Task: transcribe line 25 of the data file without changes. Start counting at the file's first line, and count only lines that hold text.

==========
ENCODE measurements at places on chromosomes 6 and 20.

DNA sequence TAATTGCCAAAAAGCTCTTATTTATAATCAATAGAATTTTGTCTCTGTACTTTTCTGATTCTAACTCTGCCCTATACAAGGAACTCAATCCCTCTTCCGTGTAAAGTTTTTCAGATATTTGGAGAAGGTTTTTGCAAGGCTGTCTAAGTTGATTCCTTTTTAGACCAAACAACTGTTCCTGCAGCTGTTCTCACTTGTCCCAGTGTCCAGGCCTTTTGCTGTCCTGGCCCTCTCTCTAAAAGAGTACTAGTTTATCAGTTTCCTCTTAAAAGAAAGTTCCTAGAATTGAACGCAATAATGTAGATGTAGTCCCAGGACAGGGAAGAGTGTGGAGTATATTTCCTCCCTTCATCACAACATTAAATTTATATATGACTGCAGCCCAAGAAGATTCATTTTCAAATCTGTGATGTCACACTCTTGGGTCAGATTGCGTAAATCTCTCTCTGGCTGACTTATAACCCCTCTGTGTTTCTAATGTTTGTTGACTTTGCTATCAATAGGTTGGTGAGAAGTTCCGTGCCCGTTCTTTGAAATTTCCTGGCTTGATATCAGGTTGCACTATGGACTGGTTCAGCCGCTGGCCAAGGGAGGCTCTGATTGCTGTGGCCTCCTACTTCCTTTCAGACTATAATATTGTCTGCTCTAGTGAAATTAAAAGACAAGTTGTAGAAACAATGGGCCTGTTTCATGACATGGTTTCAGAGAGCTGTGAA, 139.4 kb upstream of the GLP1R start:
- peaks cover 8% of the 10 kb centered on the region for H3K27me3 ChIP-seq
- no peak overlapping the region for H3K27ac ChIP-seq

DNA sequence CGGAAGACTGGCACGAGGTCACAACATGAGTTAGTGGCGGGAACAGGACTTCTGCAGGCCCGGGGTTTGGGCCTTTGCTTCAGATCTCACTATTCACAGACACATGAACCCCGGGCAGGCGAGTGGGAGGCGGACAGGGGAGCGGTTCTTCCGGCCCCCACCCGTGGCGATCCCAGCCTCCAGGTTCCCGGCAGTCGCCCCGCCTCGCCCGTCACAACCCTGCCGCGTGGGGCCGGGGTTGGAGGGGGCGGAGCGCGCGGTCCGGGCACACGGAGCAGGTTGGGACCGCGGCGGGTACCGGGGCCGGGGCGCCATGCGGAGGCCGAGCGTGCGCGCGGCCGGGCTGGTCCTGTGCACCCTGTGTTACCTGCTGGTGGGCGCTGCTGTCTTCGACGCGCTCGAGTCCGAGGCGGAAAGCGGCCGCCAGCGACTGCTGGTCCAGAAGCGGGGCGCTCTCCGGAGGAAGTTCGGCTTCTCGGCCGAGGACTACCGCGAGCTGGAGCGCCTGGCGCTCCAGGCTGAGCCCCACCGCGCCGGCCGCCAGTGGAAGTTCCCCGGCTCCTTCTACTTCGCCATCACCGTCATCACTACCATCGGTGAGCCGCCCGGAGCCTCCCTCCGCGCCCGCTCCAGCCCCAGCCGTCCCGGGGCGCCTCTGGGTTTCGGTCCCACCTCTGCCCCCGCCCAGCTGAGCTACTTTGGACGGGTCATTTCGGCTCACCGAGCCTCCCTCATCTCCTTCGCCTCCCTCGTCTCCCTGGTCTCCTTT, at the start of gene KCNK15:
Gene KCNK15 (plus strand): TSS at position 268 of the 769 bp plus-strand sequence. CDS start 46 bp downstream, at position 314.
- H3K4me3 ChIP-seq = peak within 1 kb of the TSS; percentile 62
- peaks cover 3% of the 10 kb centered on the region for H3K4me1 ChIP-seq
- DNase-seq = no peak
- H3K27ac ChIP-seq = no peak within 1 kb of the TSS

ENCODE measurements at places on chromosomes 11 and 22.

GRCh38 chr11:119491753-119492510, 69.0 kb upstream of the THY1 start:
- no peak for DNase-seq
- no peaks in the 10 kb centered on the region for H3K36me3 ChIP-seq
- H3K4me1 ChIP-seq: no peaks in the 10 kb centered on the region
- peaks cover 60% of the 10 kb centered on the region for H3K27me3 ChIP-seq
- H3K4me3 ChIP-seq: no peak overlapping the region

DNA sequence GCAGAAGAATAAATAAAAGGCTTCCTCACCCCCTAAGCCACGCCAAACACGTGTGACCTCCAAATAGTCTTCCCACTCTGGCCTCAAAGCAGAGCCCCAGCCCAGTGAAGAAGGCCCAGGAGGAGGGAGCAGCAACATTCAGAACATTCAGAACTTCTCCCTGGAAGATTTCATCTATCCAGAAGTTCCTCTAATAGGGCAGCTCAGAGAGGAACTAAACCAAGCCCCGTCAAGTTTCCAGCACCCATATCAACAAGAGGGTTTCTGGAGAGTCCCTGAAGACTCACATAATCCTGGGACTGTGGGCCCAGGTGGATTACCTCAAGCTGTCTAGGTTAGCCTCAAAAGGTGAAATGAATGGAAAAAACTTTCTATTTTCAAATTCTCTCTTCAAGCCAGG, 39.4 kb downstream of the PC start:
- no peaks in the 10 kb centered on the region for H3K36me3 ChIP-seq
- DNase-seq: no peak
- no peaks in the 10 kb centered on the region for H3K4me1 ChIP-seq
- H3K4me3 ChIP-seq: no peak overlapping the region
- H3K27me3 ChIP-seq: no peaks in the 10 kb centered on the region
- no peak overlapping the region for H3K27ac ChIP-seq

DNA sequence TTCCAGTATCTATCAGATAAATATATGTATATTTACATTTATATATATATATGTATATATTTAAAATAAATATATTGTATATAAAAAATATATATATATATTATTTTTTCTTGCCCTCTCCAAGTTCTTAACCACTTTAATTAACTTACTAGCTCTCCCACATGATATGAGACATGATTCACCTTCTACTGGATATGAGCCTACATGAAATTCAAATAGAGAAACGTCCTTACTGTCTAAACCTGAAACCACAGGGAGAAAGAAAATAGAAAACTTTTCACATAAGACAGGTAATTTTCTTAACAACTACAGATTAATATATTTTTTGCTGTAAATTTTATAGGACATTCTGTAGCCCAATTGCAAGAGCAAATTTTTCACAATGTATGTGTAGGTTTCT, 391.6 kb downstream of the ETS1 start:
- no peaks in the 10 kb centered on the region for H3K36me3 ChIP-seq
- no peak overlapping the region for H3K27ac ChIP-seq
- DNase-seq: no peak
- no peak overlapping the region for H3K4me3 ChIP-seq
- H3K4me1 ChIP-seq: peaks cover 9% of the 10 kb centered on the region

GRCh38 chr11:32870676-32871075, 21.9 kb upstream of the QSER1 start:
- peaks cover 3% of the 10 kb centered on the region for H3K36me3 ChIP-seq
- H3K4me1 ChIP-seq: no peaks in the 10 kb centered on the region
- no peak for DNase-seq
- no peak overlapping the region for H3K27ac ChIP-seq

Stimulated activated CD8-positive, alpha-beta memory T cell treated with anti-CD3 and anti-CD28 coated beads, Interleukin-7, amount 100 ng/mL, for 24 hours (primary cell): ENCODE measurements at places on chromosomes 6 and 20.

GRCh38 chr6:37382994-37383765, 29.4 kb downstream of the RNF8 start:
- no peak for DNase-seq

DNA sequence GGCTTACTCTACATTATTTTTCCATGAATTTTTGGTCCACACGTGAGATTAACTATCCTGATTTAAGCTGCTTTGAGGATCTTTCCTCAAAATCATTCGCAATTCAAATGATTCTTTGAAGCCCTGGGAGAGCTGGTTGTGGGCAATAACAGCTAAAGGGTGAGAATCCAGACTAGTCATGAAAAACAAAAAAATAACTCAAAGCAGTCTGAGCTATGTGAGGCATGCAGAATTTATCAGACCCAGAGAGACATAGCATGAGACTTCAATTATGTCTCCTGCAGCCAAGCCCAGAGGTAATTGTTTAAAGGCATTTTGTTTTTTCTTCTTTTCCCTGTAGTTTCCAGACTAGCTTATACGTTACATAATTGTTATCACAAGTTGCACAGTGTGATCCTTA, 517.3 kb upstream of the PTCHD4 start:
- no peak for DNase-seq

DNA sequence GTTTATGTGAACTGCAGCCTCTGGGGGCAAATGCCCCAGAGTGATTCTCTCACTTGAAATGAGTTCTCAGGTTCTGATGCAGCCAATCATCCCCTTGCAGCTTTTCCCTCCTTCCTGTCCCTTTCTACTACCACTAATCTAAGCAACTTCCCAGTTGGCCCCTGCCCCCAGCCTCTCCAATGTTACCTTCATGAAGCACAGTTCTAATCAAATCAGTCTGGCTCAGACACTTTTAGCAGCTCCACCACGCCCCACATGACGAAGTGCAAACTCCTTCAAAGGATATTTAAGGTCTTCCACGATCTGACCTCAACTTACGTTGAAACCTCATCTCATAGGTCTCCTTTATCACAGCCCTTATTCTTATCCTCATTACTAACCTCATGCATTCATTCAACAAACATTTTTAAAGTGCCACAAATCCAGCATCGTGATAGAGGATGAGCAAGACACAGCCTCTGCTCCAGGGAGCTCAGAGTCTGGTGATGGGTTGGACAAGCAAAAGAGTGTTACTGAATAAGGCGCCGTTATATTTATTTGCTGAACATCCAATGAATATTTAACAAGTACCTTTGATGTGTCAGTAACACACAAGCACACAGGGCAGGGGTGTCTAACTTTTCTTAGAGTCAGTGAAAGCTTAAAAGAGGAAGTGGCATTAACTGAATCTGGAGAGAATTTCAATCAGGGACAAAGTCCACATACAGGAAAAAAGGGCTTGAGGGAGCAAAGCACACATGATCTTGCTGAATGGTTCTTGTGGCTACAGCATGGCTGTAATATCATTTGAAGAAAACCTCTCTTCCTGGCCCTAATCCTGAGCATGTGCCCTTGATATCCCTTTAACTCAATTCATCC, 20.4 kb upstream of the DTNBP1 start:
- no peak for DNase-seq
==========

DNA sequence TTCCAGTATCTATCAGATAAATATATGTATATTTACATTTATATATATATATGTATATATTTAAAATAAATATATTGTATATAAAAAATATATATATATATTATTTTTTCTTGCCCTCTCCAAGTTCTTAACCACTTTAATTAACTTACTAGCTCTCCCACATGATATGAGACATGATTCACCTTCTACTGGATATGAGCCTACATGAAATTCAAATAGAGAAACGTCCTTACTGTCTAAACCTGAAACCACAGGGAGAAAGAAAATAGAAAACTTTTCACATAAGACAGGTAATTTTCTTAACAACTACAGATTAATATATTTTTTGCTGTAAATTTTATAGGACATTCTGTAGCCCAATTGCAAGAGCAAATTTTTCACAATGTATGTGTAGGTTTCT, 391.6 kb downstream of the ETS1 start: